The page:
The Lancaster Gate is a 19th-century structure located in Bayswater, which is in London. It is to the north of Kensington Gardens. The building consists of two sizeable terraces of houses overlooking the side of the park. There is a huge gap that opens the square and contains a church. In early 1865, the terraces were known as Upper Hyde Park. The monumental structures have always been a great source of London’s pride. In this article, we are going to explore the history of Lancaster Gate in London and what makes it a great destination for tourists.
Design and Building – How it was built
Located in Westminster’s city, it was named so in honour of Queen Victoria as Duke of Lancaster. The terraces are designed in an attractive eclectic style. Near the gate, there’s a church, Christ Church. Looking at it; viewers can see the English and French designs. The major architects for the job were F. &H. Francis. It was later demolished in 1977. The Lancaster Gate still stands alongside Hyde Park Gardens and is a huge monument. Its construction took close to ten years. Other advancements, especially on the interior, were added in the 21st century. It is a huge attraction site in London.
Uses – What it was used for
The fifteen storey house was divided into flats in the 1920s and then to a hotel in 1970. The hotel was closed down in 2006, and the entire structure was demolished. They only retained the French oriented facades. For more than seventy years, the Lancaster Gate housed the Football Association. After that, the association relocated to Soho Square. Today, the Lancaster Gate is a heavily populated ward with over eighty-five people per acre. This is following the census done in 2011. Most of the residents are young and learned single people. They mostly live alone in privately rented units. Very few of them have children or elderly persons.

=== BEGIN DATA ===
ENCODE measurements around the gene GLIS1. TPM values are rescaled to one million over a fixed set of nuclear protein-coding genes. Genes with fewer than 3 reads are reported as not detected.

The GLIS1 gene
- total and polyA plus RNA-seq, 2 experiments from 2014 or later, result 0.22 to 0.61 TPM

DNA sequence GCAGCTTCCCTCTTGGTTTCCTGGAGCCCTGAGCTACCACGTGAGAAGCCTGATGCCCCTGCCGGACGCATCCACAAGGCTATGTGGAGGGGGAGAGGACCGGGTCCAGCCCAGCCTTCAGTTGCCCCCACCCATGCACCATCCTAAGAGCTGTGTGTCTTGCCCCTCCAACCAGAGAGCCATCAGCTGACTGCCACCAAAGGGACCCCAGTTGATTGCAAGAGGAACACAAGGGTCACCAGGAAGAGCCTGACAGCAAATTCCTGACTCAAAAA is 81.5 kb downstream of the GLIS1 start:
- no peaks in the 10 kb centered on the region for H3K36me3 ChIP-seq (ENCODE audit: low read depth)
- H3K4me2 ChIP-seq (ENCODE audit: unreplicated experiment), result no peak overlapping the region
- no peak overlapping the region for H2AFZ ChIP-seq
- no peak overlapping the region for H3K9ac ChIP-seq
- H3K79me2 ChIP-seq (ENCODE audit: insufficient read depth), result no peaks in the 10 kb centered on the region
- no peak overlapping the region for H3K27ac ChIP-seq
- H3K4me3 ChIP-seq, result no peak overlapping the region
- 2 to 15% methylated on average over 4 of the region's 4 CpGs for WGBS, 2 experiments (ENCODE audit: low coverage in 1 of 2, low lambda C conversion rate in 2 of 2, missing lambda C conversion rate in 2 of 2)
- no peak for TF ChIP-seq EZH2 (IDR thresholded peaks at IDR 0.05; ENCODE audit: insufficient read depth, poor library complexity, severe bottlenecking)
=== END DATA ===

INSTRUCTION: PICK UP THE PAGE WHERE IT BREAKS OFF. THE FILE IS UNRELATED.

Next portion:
Royal Lancaster London is launching a special black friday sale for the month of November and it also provides VR events spaces where you can host virtual events and live stream them around the world.
By The Lud – Self-photographed, Public Domain, https://commons.wikimedia.org/w/index.php?curid=1253250